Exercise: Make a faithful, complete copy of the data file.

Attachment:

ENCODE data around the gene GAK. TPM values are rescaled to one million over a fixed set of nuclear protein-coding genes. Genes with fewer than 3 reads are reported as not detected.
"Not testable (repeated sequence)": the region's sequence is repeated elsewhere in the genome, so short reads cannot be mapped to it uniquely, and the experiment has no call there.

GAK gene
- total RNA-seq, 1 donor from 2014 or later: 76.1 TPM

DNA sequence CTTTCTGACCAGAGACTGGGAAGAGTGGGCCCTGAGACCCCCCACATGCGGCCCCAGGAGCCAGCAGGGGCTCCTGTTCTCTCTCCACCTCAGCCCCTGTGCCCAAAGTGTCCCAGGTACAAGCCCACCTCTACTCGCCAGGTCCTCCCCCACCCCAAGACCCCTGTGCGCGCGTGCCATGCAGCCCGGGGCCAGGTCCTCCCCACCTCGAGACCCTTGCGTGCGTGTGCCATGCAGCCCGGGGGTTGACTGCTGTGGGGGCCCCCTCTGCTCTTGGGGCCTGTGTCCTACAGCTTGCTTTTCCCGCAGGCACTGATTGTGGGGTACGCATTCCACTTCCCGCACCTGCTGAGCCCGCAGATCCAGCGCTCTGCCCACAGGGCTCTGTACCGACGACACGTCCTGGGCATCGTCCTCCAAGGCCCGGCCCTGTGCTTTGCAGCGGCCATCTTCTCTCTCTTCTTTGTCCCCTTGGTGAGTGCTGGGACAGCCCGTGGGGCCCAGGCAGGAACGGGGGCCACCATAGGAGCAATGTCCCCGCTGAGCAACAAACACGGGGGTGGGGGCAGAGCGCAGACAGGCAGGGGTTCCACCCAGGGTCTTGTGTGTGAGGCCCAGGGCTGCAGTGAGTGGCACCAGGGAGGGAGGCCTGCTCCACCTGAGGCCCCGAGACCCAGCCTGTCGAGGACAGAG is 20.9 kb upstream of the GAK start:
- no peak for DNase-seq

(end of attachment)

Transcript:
ENCODE data around the gene GAK. TPM values are rescaled to one million over a fixed set of nuclear protein-coding genes. Genes with fewer than 3 reads are reported as not detected.
"Not testable (repeated sequence)": the region's sequence is repeated elsewhere in the genome, so short reads cannot be mapped to it uniquely, and the experiment has no call there.

GAK gene
- total RNA-seq, 1 donor from 2014 or later: 76.1 TPM

DNA sequence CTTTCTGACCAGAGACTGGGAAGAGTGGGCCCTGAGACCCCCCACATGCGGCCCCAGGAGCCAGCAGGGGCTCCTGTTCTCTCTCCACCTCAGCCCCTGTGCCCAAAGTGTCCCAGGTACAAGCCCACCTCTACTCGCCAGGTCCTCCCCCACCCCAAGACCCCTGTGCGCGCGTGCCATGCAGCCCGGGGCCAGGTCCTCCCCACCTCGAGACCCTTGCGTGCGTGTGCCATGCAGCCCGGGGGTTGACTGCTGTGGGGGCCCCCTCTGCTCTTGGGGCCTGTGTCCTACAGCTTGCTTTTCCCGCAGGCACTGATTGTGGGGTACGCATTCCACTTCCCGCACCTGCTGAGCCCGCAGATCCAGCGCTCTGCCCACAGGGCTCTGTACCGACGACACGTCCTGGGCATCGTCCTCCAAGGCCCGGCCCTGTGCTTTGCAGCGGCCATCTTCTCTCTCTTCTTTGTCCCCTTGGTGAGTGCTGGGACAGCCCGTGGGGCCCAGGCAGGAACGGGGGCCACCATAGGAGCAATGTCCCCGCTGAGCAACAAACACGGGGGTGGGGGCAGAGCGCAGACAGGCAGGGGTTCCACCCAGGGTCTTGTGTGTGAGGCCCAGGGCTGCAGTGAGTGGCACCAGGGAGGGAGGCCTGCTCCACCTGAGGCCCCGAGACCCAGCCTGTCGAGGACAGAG is 20.9 kb upstream of the GAK start:
- no peak for DNase-seq